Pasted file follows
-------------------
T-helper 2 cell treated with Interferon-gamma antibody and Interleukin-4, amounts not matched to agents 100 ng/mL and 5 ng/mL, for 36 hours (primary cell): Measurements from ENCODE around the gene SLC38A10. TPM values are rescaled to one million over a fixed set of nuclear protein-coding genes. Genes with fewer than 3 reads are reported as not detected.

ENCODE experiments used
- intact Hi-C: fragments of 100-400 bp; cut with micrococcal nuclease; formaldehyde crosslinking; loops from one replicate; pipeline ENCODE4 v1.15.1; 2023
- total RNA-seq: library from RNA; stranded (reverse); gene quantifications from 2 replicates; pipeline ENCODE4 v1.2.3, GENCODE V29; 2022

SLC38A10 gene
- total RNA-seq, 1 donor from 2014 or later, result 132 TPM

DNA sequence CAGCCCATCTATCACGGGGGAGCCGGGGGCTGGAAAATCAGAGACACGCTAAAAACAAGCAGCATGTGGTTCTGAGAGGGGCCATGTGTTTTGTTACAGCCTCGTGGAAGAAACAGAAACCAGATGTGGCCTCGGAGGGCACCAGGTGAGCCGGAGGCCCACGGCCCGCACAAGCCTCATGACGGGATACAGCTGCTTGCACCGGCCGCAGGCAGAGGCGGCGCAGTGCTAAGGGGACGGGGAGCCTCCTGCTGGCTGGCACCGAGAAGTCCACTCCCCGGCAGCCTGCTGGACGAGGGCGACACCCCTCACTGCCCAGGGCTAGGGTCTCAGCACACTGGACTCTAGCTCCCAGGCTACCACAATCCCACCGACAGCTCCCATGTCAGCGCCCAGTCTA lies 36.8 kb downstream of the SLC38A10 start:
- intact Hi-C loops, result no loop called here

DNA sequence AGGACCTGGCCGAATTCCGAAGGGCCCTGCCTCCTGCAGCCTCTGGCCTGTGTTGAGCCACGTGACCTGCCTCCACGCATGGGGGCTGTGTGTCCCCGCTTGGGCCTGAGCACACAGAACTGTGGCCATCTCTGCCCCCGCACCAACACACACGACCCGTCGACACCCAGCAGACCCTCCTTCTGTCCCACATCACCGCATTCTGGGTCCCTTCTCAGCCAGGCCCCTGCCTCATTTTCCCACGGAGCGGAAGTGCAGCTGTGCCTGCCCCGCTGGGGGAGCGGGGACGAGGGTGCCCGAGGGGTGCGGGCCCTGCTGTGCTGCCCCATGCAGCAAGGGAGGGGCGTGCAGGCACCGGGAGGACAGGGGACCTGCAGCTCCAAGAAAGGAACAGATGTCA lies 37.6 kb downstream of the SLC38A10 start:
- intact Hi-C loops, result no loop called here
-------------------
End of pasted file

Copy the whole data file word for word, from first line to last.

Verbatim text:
T-helper 2 cell treated with Interferon-gamma antibody and Interleukin-4, amounts not matched to agents 100 ng/mL and 5 ng/mL, for 36 hours (primary cell): Measurements from ENCODE around the gene SLC38A10. TPM values are rescaled to one million over a fixed set of nuclear protein-coding genes. Genes with fewer than 3 reads are reported as not detected.

ENCODE experiments used
- intact Hi-C: fragments of 100-400 bp; cut with micrococcal nuclease; formaldehyde crosslinking; loops from one replicate; pipeline ENCODE4 v1.15.1; 2023
- total RNA-seq: library from RNA; stranded (reverse); gene quantifications from 2 replicates; pipeline ENCODE4 v1.2.3, GENCODE V29; 2022

SLC38A10 gene
- total RNA-seq, 1 donor from 2014 or later, result 132 TPM

DNA sequence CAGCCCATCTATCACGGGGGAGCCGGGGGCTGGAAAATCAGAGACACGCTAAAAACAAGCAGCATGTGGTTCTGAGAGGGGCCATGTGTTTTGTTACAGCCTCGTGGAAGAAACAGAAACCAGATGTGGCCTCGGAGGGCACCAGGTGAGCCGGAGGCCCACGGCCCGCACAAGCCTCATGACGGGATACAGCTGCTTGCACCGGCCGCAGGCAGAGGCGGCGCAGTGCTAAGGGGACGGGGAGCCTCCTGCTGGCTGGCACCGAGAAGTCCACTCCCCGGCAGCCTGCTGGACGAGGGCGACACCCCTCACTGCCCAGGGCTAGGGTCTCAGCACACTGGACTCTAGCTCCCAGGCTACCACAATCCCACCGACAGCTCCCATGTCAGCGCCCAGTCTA lies 36.8 kb downstream of the SLC38A10 start:
- intact Hi-C loops, result no loop called here

DNA sequence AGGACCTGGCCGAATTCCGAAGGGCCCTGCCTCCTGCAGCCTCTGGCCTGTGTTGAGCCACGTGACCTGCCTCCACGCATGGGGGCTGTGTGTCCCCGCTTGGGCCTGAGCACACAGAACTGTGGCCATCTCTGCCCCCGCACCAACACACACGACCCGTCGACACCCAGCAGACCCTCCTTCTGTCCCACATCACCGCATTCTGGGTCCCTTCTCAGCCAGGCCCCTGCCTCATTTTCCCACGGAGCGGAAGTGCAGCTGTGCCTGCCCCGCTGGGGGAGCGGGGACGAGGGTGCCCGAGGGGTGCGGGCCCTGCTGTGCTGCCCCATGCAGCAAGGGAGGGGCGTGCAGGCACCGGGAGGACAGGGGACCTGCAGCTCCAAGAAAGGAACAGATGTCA lies 37.6 kb downstream of the SLC38A10 start:
- intact Hi-C loops, result no loop called here